One of the most important parts of designing a new technology is understanding your end-user. While this may be intuitive, it’s easier said than done. Many start-ups fall into the trap of designing a product for a user that they think they understand, but don’t actually. This field of study is known as user interface (UI) and user experience (UX) research. It entails putting prototypes in front of real people, watching them interact with it, and iterating on the product design based on observations and user feedback.
Understanding your end-user becomes even more critical when your end-user belongs to a vulnerable or underserved population. My company, Hey,Charlie, falls into this category. We make a digital platform for individuals in recovery for substance use disorder (SUD) that they access through their mobile phone. These individuals are faced with immense societal stigma and struggle with many daily activities that people without SUD may take for granted. They deserve innovations and solutions that have been made with their own unique circumstances in mind, but unfortunately there aren’t many in existence.
When we first started designing Hey,Charlie, we were part of the PULSE@MassChallenge digital health accelerator in Boston. PULSE recognized how crucial UI/UX research was for digital health companies and organized a UI/UX testing day for its companies in collaboration Northeastern University’s (NU) Nurse Innovation and Entrepreneurship program. NU brought in their team of nursing students and PULSE’s companies got to rotate with them to test their products, take notes on usability, and get feedback from nurses who worked on the front lines of the healthcare system.
For Hey,Charlie, this UI/UX day became so much more than a few hours of usability feedback. Within the first hour, we met several nurses who told us how useful they thought a solution like ours was from their own first-hand experiences with the SUD population. They commented on how friendly and non-stigmatizing the interface was and had plenty of suggestions for added features that they thought would help patients who they knew personally. One of the nursing students, Lisa, had a particularly deep level of understanding of the SUD population based on her personal and professional experiences. We asked her if we could keep in touch, and a few weeks later we had a follow-up call with her to talk more about Hey,Charlie. Over the next several months, we worked with Lisa to hire her as a clinical coordinator for our first official UI/UX study in real patients at a SUD clinic in Boston.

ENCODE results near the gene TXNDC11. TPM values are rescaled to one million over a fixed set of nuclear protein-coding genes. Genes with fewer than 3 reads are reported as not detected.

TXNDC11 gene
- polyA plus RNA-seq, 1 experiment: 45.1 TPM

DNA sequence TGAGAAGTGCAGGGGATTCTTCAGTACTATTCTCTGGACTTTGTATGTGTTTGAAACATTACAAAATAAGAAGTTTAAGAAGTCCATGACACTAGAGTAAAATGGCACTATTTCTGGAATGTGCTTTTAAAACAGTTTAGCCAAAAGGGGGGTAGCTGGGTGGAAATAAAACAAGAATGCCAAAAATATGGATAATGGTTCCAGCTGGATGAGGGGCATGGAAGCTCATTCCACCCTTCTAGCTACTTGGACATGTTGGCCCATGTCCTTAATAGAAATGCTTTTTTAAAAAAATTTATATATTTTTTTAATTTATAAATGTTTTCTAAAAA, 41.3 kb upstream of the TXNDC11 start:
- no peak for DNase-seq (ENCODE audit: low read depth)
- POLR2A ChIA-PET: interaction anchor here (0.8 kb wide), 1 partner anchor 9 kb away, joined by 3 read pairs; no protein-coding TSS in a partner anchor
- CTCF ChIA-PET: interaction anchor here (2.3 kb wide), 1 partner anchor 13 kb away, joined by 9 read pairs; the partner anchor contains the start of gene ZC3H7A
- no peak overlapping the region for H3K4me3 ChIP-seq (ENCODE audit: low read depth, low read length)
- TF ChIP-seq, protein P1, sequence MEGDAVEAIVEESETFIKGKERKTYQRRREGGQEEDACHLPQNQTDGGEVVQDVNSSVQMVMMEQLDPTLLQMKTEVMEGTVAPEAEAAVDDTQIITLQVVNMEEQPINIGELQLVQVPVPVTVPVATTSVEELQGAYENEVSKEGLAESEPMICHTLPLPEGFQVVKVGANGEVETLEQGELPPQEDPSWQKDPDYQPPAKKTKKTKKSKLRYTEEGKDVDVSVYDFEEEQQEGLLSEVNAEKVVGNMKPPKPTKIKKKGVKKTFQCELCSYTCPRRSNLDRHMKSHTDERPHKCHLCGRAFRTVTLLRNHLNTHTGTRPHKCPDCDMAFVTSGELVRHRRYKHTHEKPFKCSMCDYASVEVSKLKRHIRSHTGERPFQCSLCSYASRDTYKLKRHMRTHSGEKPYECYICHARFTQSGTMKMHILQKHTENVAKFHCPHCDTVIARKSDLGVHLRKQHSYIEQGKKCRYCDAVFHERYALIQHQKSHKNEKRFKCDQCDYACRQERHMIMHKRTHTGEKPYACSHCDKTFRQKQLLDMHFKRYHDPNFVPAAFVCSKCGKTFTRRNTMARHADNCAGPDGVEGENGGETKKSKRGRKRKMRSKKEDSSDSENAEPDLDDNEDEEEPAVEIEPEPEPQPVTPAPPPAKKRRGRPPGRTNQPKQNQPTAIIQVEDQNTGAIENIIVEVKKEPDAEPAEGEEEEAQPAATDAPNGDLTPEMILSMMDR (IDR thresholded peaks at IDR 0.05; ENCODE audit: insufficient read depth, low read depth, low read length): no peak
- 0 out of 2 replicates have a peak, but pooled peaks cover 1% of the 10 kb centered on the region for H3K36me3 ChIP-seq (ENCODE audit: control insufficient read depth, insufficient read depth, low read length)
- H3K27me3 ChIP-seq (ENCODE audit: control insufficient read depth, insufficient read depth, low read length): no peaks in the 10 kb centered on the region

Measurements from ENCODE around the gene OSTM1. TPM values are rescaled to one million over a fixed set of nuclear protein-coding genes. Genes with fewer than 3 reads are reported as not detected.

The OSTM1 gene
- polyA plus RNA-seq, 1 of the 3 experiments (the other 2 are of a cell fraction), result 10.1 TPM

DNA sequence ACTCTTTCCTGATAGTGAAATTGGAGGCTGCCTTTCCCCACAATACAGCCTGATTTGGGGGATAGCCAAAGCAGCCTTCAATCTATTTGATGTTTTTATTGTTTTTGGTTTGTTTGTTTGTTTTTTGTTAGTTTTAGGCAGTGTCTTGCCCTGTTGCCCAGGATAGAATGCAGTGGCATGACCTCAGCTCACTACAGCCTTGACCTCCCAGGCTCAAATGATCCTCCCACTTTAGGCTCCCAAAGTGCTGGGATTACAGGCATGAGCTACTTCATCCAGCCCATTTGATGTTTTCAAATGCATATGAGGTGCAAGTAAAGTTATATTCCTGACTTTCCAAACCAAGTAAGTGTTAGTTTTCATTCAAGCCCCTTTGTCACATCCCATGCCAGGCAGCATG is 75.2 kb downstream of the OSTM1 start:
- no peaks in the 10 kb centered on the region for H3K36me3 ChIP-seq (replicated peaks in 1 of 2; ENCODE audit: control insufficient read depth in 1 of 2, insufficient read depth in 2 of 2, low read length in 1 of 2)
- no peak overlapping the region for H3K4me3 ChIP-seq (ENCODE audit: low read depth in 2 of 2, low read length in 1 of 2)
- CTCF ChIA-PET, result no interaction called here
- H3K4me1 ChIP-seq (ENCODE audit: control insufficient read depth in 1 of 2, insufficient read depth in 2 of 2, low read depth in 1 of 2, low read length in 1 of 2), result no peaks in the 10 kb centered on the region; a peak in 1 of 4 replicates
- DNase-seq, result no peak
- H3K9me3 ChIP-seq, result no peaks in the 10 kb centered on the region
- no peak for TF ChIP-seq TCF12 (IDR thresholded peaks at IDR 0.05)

Without Lisa, our UI/UX trial would not have been possible. Not only was she extremely skilled at performing onboarding with SUD patients and the Hey,Charlie platform, but she also had a less tangible skill. She understood these patients. Her past experiences with this population made her understand their challenges and helped to establish a rapport that made patients trust her, and thereby to trust Hey,Charlie as a new technology. Her nursing skills allowed her to rapidly adapt to the challenges that a young start-up faces when conducting their first study. Our company has gained tremendous feedback from real SUD patients due to Lisa’s efforts in our study and have been able to design an even better product. What’s more, Lisa is now getting ready to initiate a second study with Hey,Charlie at yet another SUD clinic. The gratitude that we feel to PULSE, Northeastern, and Lisa is hard to express in words. Innovation is hard, healthcare innovation is harder, and innovation for vulnerable populations in the healthcare system is perhaps the hardest. Without the support and connections we have received, none of what we have accomplished would be possible, and we are thrilled that we are able to continue to nurture those relationships to carry forward with bigger and better things.
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